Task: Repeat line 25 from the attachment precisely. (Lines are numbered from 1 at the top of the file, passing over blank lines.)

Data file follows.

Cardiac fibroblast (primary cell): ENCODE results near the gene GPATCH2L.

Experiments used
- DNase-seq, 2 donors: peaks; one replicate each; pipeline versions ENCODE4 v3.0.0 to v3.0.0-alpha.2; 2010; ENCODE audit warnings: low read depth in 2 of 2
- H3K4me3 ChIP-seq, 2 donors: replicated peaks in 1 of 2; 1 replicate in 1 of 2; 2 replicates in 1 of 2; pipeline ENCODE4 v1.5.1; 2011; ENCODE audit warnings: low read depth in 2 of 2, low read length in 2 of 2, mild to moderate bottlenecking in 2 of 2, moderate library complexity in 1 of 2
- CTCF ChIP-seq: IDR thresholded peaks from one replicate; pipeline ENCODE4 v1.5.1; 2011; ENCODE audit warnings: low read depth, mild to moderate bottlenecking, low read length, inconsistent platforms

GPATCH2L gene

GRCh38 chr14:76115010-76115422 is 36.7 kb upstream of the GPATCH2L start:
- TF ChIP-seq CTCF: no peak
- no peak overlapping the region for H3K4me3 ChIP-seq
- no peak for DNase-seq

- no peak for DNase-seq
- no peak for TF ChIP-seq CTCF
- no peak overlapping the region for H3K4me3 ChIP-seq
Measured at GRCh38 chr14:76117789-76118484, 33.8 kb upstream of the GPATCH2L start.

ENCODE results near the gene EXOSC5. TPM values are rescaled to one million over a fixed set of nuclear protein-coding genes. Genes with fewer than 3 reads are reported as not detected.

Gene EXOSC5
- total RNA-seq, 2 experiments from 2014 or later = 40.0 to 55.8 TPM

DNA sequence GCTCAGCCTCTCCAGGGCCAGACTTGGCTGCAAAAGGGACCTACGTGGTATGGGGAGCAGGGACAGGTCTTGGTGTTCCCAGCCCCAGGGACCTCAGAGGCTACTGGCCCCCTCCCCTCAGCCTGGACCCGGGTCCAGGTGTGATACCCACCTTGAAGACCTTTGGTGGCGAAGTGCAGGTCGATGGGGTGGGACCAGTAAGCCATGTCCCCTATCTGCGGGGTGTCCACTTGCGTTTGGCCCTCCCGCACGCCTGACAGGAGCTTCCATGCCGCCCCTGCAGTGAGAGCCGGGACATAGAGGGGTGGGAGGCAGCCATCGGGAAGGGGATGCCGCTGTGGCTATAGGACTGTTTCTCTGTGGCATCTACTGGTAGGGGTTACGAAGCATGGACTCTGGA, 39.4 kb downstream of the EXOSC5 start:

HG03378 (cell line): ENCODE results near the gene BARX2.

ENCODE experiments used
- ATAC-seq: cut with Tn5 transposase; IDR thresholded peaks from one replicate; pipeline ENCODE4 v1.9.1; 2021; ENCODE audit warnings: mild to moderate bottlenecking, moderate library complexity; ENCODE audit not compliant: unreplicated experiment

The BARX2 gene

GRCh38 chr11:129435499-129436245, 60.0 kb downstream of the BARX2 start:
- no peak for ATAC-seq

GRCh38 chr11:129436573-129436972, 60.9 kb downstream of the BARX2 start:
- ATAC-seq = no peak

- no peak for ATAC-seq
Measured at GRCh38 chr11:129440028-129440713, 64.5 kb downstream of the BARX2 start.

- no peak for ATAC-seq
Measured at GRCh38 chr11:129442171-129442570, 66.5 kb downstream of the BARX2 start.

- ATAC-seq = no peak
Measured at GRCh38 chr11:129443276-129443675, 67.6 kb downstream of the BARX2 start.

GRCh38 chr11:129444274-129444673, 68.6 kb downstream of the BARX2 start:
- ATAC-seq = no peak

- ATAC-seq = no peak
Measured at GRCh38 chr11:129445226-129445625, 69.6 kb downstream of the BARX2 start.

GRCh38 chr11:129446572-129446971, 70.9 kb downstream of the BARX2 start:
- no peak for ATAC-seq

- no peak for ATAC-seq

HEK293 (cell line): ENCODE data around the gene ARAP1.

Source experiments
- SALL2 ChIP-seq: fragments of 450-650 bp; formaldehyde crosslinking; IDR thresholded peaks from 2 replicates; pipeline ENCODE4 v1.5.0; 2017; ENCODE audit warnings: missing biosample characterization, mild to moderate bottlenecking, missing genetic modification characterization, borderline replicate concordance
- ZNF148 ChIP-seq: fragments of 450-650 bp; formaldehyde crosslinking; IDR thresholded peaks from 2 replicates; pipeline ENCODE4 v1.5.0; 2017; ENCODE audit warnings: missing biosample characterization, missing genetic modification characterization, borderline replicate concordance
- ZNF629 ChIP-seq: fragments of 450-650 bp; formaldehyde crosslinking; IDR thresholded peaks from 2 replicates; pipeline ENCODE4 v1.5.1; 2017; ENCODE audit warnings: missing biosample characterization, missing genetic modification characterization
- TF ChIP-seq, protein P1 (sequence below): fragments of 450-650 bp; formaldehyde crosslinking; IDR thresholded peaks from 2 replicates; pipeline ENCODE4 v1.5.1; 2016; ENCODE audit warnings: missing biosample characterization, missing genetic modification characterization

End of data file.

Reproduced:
GRCh38 chr11:129436573-129436972, 60.9 kb downstream of the BARX2 start: